Cap and Gown: Seniors take unique graduation photos to compensate for postponement


Eli Hinerfeld

Eli Hinerfeld paddle boards on Powers Lake in Genoa, Wisconsin.

Peter Pu, News Editor

Looking to the sky on a paddleboard while wearing his graduation cap and gown, Eli Hinerfeld ends his high school experience with a lively memory.

“I was pretty sad that prom was taken away and that graduation was taken away — just important milestones in my life,” Eli said, “so I wanted to do something a little bit fun, a little bit theatrical, for just the last hurrah.”

Despite virtual graduation, canceled prom and lost connection during social distancing, seniors including Eli took creative graduation photos to document the memory and present at the virtual graduation ceremony on June 11. Without receiving their diplomas at graduation, they had more freedom in taking their photos and being thoughtful with choosing the setting. 

Eli took his graduation photo on Powers Lake in Genoa, Wisconsin, where his family stays for part of each week to quarantine. 

“I think that times can get really tough during this and we are really fortunate and privileged enough to have the opportunity to go out to a beautiful place and enjoy it,” Eli said. “I guess finding anything that’s beautiful in this time is really important.”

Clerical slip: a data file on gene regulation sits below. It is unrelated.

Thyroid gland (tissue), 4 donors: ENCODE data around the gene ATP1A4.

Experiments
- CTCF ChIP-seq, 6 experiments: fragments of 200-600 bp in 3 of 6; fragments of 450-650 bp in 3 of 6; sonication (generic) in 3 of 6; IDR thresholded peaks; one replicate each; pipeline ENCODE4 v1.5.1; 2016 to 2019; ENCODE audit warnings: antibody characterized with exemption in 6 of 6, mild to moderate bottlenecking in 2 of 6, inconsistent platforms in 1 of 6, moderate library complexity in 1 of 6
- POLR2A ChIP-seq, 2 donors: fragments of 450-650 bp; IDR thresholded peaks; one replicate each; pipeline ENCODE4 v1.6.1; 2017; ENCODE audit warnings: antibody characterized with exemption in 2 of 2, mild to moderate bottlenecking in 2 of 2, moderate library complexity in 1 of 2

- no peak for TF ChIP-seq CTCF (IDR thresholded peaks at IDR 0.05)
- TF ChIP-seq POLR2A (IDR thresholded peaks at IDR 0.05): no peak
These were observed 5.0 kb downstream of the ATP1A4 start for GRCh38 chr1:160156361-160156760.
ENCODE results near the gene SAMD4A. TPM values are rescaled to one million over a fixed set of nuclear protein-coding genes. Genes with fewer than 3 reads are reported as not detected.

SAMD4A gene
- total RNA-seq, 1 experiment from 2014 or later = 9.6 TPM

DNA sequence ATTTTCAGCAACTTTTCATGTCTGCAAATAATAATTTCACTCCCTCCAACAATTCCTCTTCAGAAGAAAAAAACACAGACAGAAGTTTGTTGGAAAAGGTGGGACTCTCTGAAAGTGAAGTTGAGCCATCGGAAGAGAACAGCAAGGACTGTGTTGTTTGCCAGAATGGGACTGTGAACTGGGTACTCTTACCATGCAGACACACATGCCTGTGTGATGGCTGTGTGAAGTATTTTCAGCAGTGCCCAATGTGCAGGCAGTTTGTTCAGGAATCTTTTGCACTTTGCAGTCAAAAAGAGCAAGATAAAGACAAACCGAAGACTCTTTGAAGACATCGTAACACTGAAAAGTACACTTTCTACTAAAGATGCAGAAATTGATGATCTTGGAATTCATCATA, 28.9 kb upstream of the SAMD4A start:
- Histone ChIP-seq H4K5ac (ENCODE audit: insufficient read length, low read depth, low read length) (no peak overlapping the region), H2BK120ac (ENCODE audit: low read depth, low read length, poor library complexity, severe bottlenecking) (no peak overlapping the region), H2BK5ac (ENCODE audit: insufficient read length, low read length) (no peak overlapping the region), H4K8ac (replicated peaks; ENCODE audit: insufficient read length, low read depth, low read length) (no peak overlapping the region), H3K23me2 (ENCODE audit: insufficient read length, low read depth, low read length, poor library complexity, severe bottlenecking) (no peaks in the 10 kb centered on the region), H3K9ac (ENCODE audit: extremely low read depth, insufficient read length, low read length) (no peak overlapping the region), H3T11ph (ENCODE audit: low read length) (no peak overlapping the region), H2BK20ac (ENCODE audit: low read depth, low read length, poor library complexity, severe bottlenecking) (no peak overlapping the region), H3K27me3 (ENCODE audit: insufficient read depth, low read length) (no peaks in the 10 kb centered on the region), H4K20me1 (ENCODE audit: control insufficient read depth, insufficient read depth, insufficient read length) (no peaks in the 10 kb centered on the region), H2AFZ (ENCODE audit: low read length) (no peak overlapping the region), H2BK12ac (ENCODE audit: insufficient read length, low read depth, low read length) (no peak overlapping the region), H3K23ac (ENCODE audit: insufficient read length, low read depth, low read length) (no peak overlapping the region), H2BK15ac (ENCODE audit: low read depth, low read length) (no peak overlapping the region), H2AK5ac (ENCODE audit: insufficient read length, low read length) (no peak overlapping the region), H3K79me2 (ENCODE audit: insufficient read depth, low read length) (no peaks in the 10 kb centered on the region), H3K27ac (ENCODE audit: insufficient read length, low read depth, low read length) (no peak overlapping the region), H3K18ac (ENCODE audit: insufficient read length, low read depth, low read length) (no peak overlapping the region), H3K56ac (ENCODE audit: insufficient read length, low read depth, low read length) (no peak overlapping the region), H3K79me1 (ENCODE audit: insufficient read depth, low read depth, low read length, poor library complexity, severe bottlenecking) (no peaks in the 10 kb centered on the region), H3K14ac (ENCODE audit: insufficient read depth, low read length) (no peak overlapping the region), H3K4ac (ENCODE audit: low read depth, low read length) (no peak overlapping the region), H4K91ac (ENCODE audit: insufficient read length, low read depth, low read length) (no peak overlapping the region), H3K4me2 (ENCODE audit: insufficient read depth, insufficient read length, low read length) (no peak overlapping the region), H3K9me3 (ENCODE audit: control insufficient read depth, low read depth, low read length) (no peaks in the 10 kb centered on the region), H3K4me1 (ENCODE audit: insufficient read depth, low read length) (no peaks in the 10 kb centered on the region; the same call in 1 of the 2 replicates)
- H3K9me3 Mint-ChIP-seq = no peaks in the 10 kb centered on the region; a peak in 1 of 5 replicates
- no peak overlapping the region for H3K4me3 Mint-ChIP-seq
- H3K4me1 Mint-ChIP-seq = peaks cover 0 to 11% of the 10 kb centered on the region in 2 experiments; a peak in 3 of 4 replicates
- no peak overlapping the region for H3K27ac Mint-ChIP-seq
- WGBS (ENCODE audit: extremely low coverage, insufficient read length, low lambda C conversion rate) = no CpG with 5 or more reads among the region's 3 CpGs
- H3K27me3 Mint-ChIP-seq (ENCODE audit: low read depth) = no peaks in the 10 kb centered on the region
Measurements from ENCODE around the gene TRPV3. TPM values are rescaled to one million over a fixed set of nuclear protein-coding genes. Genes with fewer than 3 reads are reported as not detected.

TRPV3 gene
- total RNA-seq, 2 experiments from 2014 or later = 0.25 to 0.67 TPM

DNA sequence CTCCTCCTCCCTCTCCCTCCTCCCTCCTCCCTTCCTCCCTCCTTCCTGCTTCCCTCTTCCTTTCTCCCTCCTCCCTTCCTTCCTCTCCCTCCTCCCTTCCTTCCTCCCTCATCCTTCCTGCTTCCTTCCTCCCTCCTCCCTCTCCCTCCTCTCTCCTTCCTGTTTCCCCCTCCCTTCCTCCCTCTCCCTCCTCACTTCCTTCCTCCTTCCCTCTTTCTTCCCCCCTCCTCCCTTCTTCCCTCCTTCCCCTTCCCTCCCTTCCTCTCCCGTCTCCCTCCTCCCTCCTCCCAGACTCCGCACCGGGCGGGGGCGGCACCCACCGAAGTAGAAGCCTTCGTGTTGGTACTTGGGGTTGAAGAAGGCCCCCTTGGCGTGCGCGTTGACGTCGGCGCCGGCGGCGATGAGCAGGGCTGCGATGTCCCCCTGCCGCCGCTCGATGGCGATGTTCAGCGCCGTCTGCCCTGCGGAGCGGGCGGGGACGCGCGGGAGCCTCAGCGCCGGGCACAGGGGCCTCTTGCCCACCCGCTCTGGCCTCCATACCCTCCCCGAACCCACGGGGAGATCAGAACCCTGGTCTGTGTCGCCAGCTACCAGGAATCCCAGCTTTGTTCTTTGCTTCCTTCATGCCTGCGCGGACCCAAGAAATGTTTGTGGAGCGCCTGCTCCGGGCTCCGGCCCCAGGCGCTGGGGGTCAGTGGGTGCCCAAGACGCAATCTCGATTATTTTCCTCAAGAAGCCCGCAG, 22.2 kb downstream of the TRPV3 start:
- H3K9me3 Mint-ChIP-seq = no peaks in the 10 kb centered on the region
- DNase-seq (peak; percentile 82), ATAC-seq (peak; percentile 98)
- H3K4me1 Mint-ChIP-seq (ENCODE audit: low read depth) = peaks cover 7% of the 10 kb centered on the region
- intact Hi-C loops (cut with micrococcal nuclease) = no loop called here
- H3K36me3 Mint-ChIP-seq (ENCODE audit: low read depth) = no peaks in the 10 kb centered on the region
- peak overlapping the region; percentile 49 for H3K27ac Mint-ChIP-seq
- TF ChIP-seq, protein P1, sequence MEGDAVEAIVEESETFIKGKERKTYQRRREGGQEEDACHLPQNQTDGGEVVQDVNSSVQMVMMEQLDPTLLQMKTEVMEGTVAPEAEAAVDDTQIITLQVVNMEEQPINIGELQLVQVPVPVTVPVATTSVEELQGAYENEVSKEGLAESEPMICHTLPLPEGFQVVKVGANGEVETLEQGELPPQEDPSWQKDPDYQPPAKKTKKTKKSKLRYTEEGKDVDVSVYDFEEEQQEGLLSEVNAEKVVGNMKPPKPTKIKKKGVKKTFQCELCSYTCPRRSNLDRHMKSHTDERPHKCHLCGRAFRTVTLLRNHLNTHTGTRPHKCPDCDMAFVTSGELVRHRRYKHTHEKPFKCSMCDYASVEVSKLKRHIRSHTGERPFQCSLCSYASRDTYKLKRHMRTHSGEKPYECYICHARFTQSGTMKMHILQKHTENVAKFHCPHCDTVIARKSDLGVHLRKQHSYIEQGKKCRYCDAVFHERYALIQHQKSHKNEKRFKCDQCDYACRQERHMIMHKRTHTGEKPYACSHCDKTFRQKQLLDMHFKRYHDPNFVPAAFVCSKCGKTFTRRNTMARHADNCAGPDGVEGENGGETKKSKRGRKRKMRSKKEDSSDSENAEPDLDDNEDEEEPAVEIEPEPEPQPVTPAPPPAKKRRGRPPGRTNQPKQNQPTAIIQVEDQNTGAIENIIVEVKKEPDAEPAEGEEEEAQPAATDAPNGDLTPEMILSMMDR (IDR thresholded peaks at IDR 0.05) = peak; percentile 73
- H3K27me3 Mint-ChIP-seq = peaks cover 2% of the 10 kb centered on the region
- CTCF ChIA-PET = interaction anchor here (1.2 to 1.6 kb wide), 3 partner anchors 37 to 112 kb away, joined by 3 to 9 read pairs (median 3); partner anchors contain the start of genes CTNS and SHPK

Alex Witkowska also recognized the importance of remembering her high school experience. For her graduation photo, Alex decided to stand in front of the Blaine Hall steps. 

“Blaine is kind of the most iconic part of the building or part of the school — architecturally and that’s where I first went to school as a lower schooler.”

Along with her graduation photo, Alex also took photos with her family and senior Roisin Gilbert. 

“The photos, ones with Roisin at least, are really unique because you can see the masks and you can see how awkwardly far apart we are,” Alex said. “Looking back at them in the future, we’ll definitely be able to tell ‘Oh yeah that was 2020, the year of coronavirus.’”

Although the photos document important memories, Eli said that they cannot substitute for an in-person graduation ceremony. 

“The experience wasn’t as joyous as it should have been if none of this was happening,” he said. “It would have been an experience of a great sense of community and everyone coming together and one final giant gathering with each other, and it would have been kind of a magical experience. When you have to bring it down to a single picture of you being happy, it does kind of suck.”

Looking back at them in the future, we’ll definitely be able to tell ‘Oh yeah that was 2020, the year of coronavirus.’”

— Alex Witkowska

Eli Ginsburg decided to include his dog in his graduation photo to recognize his importance during Eli’s journey through high school. 

“He’s just very peaceful,” he said. “He helps me calm down sometimes and get less stress when I have a big test or lots of homework.” 

Keeping his mind on a possible in-person ceremony in the future, Eli Hinerfeld said, “I’m really glad the school is doing everything they can to facilitate graduation, and hopefully my grade gets another chance to be all together in the same room and celebrate each other.”